Faraway Martha’s Vineyard

A lobby with low couches, patterned chairs, a sweeping curtain, chandelier, and a large floral installation creeping up a built-in bookcase

The bohemian decor at the new Faraway Martha’s Vineyard is inspired by Carly Simon’s laid-back musician vibes.

Photo by Matt Kisiday

  • Location: Edgartown, Massachusetts
  • Why we love it: Bohemian design, a cozy pub, and a new saltwater heated pool
  • Book now

There’s an exuberant eclecticism to the design of Faraway Martha’s Vineyard, a 58-room boutique hotel that opened last year in the 1742 Kelley House. While the shingled exterior is classic Georgian from when Edgartown was a whaling hub, the interiors draw from a very different muse: musician Carly Simon, whom the hotel’s new owner used to watch perform on the island when he summered here as a kid. The lobby has a SoCal-inspired, laid-back vibe, with low-slung gold-hued couches, boho tchotchkes, floral installations, and patterned textiles—the kind of place where you want to sit by the fireplace with an acoustic guitar and dream up your next hit.

Guest rooms skew midcentury as well, with graphic wooden room dividers and bold wallpapers (palm fronds, fish), and families will love the double bunk suite. Outside, under fringed umbrellas, order ceviche, sashimi, and slushies at the Pelican Club, or head into the cozier Newes from America, a tavern where you get a wooden nickel for every draft beer you purchase. Collect enough and you’ll get a custom tankard that’s kept behind the bar for you to use when you visit. From $404

Mayflower Inn & Spa, Auberge Resorts Collection

A guest room with modern art on the wall and small triangular pedestals holding up objects, a striped area rug, an old-fashioned sofa, and a bed with a canopy

The refreshed guest rooms pair traditional silhouettes with modern art and bold hits of color.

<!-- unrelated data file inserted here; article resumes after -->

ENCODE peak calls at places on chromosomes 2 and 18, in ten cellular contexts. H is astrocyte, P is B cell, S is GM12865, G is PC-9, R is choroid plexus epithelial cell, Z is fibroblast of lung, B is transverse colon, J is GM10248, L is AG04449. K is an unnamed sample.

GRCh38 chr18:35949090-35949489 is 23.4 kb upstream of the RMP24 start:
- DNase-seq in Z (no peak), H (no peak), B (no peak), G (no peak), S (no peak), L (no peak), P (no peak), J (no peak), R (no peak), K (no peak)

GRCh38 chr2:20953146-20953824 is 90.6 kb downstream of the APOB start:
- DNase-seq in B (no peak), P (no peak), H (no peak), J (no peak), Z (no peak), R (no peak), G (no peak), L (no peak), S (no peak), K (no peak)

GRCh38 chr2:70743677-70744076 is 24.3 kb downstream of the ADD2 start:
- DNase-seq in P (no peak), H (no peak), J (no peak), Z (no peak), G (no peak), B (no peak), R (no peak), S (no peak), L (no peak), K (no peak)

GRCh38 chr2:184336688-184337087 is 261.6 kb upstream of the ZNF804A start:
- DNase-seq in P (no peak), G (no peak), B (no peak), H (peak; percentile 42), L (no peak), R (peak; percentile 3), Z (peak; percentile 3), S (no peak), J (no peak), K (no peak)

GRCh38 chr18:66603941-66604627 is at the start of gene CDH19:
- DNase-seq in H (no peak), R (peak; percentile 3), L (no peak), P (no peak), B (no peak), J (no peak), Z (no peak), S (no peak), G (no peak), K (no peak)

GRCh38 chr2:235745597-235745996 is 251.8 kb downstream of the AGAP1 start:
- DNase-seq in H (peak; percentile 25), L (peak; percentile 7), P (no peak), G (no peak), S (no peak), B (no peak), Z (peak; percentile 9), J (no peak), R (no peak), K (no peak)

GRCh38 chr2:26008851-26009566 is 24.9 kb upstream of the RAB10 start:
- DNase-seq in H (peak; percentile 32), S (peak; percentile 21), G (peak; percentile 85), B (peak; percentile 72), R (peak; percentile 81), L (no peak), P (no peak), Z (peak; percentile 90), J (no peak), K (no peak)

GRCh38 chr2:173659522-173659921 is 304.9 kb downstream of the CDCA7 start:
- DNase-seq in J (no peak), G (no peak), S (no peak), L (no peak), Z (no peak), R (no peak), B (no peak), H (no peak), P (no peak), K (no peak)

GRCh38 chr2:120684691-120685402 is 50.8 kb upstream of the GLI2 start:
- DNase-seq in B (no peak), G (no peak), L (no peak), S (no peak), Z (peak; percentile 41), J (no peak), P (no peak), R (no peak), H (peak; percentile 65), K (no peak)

Courtesy of Auberge Resorts Collection

  • Location: Washington, Connecticut
  • Why we love it: A thoughtful, modern redesign by Celerie Kemble
  • Book now

The classic Yankee ideal of stone walls, spectacular old barns, and winding lanes reaches its crescendo in Connecticut’s Litchfield County, about two hours by car north of New York City. Against that backdrop, the Mayflower Inn & Spa grandly rests. Bought and converted from a boarding school to an inn in 1920 by a former student, the cozy hotel inspired the bed-and-breakfast in Gilmore Girls, the Independence Inn. In 2018, luxury hotel group Auberge Resorts took the reins and brought in Florida-born, Manhattan-based interior designer Celerie Kemble to reinforce the “new” in Mayflower’s New England vibe.

Four-poster beds, gleaming wood floors, and chintz remain, but you’ll note an energy and wit to the handmade furniture, artwork, and color combinations. Auberge also imported the Well, a New York spa that combines Eastern and Western sensibilities. Be sure to have a meal at the country-chic Garden Room, which overlooks the Shakespeare Garden and has a menu that changes with the seasons, including dishes like turnips à la bourguignon, kale gnudi, and fried quail. From $679

Miraval Berkshires

A row of tan lounge chairs next to outdoor pool with white umbrellas and buildings in the background

The new Miraval outpost is helping cement the Berkshires as a wellness getaway destination.

Courtesy of Miraval Berkshires

  • Location: Lenox, Massachusetts
  • Why we love it: Gorgeous grounds by Frederick Law Olmsted and wellness amenities right in your room
  • Loyalty program: World of Hyatt
  • Book now

The Berkshires in Western Massachusetts have been a high-end spa destination since Canyon Ranch Lenox opened its doors in 1989. In 2020, that bastion of wellness got a worthy rival with the debut of the new Miraval Berkshires Resort, an outpost of the Tucson original. Set across 380 acres originally designed by Frederick Law Olmsted, the 121 rooms and suites are divided between the Gilded Age Wyndhurst Mansion (where accommodations are named after period creatives like Edith Wharton and Herman Melville), new-build cottages, and larger carriage houses that are designed for groups. In-room amenities aim to please serenity seekers and include Tibetan singing bowls, meditation cushions, and spa-like cotton robes and slippers.

The daily schedule here is packed with complimentary activities—tai chi, hiking, Pilates, farm tours, pottery—to entice all types of travelers. Guests also can enjoy the swimming pool or splurge on a treatment at the Balinese-inspired Life in Balance Spa. While alcoholic beverages are not included, there’s a rotating menu of chef-prepared meals and snacks made with locally sourced seasonal ingredients, some straight from the property’s gardens, beehives, and chicken coops. From $787

Newport Harbor Island Resort

A guest room with two gray beds, wood paneling, and views of water outside glass door leading to small balcony